Trinity Health Services, a student-run clinic based in Braamfontein, was closed last year after committee members opted to “get all their Ts crossed” with legislation affecting distribution of pharmaceutical drugs.
Zeenat Bhikhoo, 2011 chairman of Trinity Health Services, said: “The pharmacy was inspected by the Department of Health and there were a few concerns that we are addressing. These will be fixed by the end of the month and then we will wait for a decision. Wits legal also had a few queries that we have addressed and we now wait to hear their decision as well.”
Bhikoo said the clinic was closed for two reasons. Firstly to register its pharmacy for the legal distribution of medication and secondly to be recognised as a Wits-associated outreach programme.
“We felt that this was important as the students are liable for any legal problems that may arise from the clinic and we wanted to be covered by insurance. We also wanted to be affiliated with Wits as we felt that this will allow us to have better publicity and attract more funders as well as allow more students access to the clinic.”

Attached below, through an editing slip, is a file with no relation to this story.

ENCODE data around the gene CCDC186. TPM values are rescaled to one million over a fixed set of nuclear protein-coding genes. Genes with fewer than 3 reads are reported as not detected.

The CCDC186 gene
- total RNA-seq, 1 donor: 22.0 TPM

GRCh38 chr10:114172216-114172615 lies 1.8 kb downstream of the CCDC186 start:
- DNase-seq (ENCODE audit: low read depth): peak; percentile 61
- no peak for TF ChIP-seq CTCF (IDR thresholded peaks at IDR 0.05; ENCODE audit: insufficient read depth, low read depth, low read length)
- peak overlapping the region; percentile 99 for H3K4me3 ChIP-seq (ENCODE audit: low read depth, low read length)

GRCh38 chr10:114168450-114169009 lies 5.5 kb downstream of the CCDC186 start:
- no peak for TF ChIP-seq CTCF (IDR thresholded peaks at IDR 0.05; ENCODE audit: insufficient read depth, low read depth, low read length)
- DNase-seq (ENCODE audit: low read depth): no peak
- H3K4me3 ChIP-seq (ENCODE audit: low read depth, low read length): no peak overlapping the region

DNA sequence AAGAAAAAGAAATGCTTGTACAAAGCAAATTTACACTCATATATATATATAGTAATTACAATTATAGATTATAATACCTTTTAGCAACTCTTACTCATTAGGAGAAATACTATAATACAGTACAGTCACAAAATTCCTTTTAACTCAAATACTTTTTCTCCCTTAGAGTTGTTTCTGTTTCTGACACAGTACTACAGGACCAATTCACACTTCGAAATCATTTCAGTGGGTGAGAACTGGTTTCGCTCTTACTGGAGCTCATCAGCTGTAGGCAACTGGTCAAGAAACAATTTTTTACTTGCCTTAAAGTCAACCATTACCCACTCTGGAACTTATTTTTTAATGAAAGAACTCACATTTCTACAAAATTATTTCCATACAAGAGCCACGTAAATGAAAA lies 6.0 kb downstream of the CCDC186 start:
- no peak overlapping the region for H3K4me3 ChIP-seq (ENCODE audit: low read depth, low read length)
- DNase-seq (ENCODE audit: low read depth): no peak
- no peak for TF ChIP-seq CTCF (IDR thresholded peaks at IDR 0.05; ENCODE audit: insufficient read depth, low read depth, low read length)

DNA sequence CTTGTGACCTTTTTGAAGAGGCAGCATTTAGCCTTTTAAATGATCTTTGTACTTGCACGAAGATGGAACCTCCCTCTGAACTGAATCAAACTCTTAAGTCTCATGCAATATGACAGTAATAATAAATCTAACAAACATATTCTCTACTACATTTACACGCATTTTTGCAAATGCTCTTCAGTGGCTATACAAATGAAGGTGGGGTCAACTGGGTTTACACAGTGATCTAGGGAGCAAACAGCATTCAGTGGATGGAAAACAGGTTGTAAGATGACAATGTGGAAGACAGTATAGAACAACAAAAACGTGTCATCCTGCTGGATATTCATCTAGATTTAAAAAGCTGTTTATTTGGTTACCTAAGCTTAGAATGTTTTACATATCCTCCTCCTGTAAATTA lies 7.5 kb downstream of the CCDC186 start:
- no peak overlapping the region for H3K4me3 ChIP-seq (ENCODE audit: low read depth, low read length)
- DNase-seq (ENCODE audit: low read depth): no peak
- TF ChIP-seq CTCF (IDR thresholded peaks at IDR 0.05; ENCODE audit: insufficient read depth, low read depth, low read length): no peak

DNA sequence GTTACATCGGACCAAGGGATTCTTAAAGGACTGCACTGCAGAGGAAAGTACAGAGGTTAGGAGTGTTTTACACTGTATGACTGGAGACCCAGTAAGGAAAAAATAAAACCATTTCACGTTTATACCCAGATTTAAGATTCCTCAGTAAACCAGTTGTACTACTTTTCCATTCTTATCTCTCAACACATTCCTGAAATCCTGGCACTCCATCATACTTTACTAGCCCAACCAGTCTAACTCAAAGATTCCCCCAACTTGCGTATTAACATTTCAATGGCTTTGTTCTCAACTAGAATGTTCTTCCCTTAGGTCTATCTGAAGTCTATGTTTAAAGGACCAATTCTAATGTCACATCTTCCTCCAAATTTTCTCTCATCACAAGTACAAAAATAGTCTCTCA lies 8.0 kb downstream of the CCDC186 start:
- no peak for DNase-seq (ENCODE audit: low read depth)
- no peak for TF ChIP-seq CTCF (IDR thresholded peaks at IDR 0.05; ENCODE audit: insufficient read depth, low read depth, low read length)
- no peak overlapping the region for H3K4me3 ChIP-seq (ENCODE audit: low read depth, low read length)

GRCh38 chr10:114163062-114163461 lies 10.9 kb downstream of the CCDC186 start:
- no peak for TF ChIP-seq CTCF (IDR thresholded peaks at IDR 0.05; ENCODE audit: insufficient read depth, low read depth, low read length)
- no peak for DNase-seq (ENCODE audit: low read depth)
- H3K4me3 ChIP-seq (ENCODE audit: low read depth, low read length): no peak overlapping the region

Trinity aims to offer a full service clinic that can also help educate volunteer medical students.
“At one stage we were basically a fully operational primary health care clinic. Though not screening for all diseases, we could screen for HIV and even picked up signs of a haematological malignancy [cancer of the blood] once.” said Elize Cloete, a former volunteer at the clinic.
Bhikoo said: “It is a project that does so much good for the community and we did not want it to be shut down because of a few legal technicalities so we decided to close it down and get all our T’s crossed, so to speak, and open it again as a fully functional legal operation.
Bhikoo said when she joined there was just one consultation room with a divider in it. Since then they had created five consultation rooms, one store room and a pharmacy room.